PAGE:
If you receive a project-based voucher, you have nothing to do but wait for Section 8 units to become available. 

Frequently Asked Questions About Section 8 Housing

Can poor credit hurt my chances of getting housing vouchers?

While HUD does not check your credit to approve your Section 8 assistance application, the property owner likely will. HUD mandates that landlords can reject an applicant for poor credit history, however, they may not reject someone with a lack of credit history. In other words, someone with no credit may have an easier time finding a Section 8 home than someone with poor credit. 

Can I move and keep receiving housing voucher assistance?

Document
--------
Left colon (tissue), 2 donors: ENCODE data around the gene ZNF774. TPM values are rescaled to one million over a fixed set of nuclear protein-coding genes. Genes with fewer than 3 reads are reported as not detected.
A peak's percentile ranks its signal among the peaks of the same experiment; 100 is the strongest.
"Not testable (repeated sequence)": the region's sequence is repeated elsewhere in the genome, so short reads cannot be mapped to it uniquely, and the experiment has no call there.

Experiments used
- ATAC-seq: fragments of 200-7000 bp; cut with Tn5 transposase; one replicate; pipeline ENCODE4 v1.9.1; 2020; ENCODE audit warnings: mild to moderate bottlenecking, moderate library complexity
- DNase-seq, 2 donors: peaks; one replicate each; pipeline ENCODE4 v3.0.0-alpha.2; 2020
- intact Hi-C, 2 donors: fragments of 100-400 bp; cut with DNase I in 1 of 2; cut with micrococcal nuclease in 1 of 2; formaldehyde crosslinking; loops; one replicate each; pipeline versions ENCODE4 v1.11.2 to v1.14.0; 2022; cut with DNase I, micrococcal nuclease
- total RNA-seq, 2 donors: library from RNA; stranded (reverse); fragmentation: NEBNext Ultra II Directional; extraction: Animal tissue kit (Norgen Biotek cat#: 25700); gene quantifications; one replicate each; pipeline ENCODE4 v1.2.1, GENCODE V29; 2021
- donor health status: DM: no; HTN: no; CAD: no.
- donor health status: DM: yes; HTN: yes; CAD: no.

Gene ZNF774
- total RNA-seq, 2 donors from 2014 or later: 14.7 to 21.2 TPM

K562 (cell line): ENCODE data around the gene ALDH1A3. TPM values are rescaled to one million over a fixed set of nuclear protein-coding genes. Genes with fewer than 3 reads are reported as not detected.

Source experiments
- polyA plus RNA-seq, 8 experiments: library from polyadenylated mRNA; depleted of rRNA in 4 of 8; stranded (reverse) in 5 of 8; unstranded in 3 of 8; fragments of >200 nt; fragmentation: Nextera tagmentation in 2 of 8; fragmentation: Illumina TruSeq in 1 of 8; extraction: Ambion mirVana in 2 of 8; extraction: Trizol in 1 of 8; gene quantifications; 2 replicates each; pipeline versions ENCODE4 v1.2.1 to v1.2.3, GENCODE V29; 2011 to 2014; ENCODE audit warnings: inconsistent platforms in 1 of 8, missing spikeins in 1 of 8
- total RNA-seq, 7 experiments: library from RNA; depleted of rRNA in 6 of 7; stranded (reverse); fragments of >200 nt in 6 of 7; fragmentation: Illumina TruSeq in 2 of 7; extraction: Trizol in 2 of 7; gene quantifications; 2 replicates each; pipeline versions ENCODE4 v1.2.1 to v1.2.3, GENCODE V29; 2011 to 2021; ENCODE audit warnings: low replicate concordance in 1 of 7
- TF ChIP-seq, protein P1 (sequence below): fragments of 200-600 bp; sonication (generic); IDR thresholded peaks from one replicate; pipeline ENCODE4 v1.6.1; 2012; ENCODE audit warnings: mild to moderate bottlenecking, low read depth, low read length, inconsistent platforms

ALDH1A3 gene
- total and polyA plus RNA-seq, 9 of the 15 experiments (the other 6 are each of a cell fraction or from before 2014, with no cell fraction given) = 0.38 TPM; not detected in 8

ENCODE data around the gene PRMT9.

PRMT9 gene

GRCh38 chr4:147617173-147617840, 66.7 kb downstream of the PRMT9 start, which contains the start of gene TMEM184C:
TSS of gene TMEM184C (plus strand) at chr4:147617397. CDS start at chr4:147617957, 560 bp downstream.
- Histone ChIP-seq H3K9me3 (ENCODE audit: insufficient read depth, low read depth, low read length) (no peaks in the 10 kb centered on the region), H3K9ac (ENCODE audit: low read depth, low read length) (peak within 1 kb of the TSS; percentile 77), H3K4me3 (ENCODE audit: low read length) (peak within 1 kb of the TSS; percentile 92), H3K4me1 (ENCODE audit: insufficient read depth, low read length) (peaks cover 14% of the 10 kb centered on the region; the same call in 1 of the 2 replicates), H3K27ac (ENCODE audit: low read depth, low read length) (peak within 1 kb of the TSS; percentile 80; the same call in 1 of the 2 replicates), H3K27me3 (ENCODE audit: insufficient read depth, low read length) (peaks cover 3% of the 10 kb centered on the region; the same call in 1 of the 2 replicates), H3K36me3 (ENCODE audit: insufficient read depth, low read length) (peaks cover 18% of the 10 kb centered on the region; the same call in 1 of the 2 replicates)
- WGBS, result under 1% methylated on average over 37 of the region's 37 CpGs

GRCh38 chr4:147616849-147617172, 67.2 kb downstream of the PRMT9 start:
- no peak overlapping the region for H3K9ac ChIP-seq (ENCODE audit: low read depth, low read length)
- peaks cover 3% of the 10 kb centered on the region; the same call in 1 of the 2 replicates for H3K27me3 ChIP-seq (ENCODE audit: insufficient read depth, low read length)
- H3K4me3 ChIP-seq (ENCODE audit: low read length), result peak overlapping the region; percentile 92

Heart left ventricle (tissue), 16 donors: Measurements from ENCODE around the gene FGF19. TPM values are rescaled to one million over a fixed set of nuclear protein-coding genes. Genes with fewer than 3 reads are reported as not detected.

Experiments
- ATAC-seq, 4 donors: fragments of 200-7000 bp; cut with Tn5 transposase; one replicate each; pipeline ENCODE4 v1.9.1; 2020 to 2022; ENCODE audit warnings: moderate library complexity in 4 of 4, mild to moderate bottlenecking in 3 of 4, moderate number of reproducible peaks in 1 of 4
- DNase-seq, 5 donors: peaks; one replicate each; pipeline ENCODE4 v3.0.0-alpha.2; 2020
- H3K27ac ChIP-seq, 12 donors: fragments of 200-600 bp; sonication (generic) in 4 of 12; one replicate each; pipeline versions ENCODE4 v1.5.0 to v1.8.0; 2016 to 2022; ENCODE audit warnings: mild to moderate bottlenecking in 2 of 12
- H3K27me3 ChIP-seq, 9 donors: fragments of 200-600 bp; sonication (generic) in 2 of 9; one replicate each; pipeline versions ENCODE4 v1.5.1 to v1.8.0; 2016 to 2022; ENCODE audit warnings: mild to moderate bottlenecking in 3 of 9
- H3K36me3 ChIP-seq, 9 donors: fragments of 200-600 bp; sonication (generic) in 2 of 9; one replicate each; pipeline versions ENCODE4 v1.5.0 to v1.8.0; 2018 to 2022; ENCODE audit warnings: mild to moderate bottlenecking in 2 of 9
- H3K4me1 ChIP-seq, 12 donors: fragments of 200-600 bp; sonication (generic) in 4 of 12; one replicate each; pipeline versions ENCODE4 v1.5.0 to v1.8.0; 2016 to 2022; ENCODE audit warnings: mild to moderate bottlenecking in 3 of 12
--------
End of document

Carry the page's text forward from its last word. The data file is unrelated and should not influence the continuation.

The Housing Choice Voucher program allows families to move without losing their housing assistance. The family must notify the PHA before moving and terminate its current lease and find suitable housing that accepts Section 8 vouchers. 

Are you required to satisfy all four requirements to qualify for Section 8?

Applicants must satisfy the four requirements listed above to be eligible for a Section 8 voucher. Also, each PHA requires that certain family commitments are met, otherwise a family may be denied vouchers. A complete list of obligations can be found in the Housing Choice Voucher Guidebook.

The Bottom Line

Section 8 housing may provide you with an affordable way to live in a nice home in a safe neighborhood. If you do receive housing assistance, take the opportunity to understand your financial health. You can start by getting your credit scores and reports. Then, when you are ready, you’ll be able to rent or buy a home on the open market.